‘Baptism’. It is not for you or the Pope to say who has valid 
    Sacraments. The only Ordination given to St. Peter (the Pope) and the
    Apostles is in St. Jn: 20.20-23. Anglicans have since 1550 ordained
    priests with sufflation, the laying-on of hands and the words of Our
    divine Lord in St. Jn:20.20-23. There was never any ‘Tradition of the
    Instruments’ as claimed by Aquinas. Pope Pius XII I believe said Aquinas
    got that wrong. I’ll look up the quote. I do not as you can tell accept ‘Apostolicae Curae’. I didn’t as an Anglo-Catholic 20 years ago and I still don’t. Anglican Orders are recognized as valid by the Orthodox Church and we recognize their Orders.
     

     

  • Bwaj

    There are two main reasons why the Orthodox are debating no longer recognizing Anglican Orders, not those previously Ordained I imagine, that is the Ordination of women and the Ordination of practising homosexuals.

  • Bwaj

    Let’s get one thing clear. No pope has ever or will ever apologize for the Crusades nor should they. Those who say this are those in organizations like the SSPX or who claim the present Pope is not the Pope.

  • Bwaj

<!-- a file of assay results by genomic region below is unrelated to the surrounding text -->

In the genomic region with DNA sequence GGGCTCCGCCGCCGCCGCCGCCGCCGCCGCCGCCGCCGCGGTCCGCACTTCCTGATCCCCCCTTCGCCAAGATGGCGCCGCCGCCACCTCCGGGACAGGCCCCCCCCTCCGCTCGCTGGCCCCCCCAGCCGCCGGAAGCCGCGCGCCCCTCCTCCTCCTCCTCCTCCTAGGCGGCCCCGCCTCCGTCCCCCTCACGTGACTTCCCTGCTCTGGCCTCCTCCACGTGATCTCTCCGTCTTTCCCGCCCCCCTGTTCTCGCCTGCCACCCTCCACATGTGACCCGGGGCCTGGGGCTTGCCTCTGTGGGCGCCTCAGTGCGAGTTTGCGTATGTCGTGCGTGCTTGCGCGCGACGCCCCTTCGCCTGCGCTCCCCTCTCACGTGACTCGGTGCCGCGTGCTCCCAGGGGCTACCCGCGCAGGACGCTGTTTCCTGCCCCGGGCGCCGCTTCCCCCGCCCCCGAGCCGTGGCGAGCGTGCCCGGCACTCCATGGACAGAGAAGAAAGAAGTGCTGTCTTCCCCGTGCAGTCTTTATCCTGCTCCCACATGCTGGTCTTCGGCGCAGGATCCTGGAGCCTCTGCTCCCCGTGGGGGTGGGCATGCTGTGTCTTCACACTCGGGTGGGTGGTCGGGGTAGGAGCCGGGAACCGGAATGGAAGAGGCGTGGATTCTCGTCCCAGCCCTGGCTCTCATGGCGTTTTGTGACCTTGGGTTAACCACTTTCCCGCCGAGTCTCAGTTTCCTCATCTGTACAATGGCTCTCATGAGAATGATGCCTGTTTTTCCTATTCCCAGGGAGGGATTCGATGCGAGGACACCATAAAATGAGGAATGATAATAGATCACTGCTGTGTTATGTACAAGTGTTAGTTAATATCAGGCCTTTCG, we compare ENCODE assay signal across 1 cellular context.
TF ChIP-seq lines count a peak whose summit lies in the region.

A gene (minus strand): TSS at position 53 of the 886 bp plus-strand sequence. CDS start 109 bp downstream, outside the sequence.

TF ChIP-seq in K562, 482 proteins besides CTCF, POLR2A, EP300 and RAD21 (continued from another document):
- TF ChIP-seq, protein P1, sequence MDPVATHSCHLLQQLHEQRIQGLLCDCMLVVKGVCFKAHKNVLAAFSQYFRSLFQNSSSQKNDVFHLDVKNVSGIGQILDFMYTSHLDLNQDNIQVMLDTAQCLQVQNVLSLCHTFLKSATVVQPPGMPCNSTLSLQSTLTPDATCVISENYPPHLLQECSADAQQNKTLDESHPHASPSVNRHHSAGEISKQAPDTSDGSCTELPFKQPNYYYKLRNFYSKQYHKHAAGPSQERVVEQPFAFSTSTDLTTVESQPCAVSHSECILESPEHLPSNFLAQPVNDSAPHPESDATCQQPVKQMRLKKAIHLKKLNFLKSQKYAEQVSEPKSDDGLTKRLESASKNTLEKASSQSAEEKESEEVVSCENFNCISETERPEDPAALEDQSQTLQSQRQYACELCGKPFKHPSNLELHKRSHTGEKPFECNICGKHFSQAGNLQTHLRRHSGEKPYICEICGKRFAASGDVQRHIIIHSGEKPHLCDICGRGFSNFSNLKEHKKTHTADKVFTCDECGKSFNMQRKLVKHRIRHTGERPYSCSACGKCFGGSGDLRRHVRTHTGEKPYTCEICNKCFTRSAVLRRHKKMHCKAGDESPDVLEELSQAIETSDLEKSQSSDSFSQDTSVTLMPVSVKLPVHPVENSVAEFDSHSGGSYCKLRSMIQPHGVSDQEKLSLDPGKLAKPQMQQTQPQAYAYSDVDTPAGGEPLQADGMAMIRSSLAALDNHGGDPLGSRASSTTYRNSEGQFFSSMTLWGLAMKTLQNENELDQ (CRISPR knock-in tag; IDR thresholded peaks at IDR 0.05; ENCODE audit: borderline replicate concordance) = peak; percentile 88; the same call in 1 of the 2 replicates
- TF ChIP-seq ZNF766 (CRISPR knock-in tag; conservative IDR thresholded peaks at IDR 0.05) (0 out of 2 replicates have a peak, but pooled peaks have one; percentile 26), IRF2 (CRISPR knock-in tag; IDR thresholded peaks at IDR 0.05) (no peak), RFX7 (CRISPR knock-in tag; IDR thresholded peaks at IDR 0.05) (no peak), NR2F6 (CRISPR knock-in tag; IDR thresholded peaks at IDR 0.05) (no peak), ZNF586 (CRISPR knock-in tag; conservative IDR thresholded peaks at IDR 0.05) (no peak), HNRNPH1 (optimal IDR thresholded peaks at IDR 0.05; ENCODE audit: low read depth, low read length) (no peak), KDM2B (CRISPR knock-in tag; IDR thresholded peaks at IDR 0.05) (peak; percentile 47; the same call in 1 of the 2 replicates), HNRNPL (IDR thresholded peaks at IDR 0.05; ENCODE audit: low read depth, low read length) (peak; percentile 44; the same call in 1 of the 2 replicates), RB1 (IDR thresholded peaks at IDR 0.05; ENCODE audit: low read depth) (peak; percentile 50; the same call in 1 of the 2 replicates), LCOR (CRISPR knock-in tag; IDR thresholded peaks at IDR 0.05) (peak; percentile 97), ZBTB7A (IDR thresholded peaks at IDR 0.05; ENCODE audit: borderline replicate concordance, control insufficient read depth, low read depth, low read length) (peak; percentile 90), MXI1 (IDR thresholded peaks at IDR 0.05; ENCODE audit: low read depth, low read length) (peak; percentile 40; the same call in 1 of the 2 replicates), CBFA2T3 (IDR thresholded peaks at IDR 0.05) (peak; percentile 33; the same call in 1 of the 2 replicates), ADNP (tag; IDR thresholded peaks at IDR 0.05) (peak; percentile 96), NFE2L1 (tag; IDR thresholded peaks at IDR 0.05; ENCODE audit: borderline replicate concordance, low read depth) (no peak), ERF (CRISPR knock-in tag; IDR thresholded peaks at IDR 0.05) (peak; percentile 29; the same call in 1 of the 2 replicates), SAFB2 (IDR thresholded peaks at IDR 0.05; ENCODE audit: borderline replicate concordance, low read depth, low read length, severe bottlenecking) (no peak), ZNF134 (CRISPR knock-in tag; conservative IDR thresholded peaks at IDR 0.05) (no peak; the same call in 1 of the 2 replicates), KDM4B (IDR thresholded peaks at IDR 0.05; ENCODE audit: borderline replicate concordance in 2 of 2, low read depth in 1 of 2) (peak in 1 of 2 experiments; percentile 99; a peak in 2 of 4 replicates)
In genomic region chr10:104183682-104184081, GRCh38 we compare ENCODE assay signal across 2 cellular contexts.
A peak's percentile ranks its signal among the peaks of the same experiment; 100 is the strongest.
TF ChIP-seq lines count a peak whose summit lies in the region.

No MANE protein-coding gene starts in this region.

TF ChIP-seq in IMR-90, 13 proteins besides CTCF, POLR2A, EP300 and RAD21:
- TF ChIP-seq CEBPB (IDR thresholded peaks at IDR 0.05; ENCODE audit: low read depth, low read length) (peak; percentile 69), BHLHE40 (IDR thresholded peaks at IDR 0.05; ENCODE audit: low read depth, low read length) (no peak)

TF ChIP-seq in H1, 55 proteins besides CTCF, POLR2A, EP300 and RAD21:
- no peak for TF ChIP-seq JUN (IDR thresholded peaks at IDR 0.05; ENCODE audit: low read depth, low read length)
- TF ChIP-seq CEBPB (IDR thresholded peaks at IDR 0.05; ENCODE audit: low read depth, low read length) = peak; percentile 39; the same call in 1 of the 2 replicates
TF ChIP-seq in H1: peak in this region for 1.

The greatest error of our time is not preaching the Gospel to Muslims, Jews and Pagans. The Scriptures say nothing about being saved in ignorance of the Truth. In fact the Scriptures tell us they will still be punished by God but receive a lesser punishment than those who knew the Truth but refused to preach it to them. Salvation is about believing Jesus is the Messiah Who is God’s Only-Begotten Son then being baptized (St. Mtt:16.16 St. Mk:16.16). For believing this and Muslims know we believe this they would cut off our heads and if we did not reject this belief. This is because Muslims are told in the Qur’an we invented this so must repent or be killed (Qur’an:9.29-33). Christians who are killed for believing Jesus is the Messiah: the Son of God become martyrs but those who murder Christians because of what we believe, if they do not accept the Truth, repent of their past sins and receive Baptism are condemned. Most Christian denominations believe Jesus is the Son of God, the Messiah and God incarnate. Most Christian denominations believe in the Holy Trinity. These beliefs are professed in the three Catholic Creeds. Which Churches have these Creeds (or at least two of them)?:The Catholic Church, the Orthodox Churches, the Old Catholic Churches, the Western Rite Orthodox Churches, the Anglican Churches, the Lutheran Churches and the Methodist Churches.